First came blood brothers, best friends who would solidify their bond by cutting themselves and swapping a bit of blood. Then came the tiny house besties, friends moving into adjoining tiny homes. (“Bestie Row” in Texas, for example.)

Today some people are taking their friendships a giant step further: They are platonically marrying each other, vowing to never leave each other’s side for better or for worse.

On Nov. 14, 2020 at Greenwood Hall in East Islip, N.Y., Jay Guercio and Krystle Purificato donned wedding gowns, walked down the aisle, exchanged rings and shared their first and only kiss. Ms. Purificato is in the process of changing her last name to Guercio.

“I want her to continue to be my best friend and my life partner,” said Ms. Guercio, a 23-year-old student studying professional communications at Farmingdale State College.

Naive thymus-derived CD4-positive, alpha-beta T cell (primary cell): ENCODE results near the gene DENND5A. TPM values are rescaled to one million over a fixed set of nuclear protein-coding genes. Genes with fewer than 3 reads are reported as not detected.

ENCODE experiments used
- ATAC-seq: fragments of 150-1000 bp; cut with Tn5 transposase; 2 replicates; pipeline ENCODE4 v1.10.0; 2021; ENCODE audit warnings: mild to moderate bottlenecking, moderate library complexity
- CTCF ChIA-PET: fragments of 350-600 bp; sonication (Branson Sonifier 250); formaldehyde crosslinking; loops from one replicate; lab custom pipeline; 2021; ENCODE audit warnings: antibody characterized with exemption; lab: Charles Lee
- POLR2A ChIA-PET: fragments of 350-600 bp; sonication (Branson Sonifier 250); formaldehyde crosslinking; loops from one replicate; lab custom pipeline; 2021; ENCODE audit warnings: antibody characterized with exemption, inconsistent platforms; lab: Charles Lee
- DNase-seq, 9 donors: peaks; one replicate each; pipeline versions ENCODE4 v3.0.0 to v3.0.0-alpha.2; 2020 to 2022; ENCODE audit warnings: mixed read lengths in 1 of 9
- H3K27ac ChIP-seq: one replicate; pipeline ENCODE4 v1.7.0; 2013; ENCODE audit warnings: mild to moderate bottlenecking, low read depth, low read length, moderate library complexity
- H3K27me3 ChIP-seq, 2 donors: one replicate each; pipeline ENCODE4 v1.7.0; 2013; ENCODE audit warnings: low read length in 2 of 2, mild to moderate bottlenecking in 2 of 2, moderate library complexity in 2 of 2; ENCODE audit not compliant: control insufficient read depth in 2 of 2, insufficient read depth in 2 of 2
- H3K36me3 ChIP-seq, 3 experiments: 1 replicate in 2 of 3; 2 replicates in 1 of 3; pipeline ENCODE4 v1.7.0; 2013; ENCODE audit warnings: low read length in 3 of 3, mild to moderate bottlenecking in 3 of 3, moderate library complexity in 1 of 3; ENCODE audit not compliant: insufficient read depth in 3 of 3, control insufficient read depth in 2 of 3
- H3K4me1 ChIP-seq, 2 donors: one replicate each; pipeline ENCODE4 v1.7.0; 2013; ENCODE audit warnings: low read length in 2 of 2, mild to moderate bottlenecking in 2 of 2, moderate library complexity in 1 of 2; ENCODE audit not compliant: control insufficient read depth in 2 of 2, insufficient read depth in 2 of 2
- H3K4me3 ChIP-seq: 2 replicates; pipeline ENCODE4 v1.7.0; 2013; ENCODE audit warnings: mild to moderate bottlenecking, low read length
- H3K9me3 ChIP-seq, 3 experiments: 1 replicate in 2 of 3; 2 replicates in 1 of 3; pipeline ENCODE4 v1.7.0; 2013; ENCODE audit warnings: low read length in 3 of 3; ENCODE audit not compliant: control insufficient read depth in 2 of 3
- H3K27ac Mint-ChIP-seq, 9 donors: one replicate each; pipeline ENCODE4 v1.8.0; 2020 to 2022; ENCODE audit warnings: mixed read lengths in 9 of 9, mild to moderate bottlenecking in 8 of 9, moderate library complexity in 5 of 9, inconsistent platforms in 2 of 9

The besties, both queer and open to dating anyone but each other, met in 2011, and decided to get married in September. They sleep in the same bed but their relationship remains platonic.

Ms. Guercio and Ms. Purificato wanted to get married because they wanted to be legally and socially recognized as a family.

“We wanted the world to know we are each other’s go-to person in the world, and to be able to handle legal matters with the other appropriately,” Ms. Guercio said. “We are a couple, a unit and partners for life.”

Ms. Guercio said their marriage is stable, it’s long-lasting and it has no conditions.

There are no statistics about the number of platonic, best-friend marriages, and many people who are in them aren’t open about their situation. But chat boards on Reddit and within smaller asexual and aromantic communities have popped up recently, suggesting this could be a larger portion of the marriage population than numbers portray. (Asexual is defined as having no sexual feelings or desires; aromantic means having no desire for a romantic relationship. Hetero-monogamous is a sexual relationship between a man and a woman.)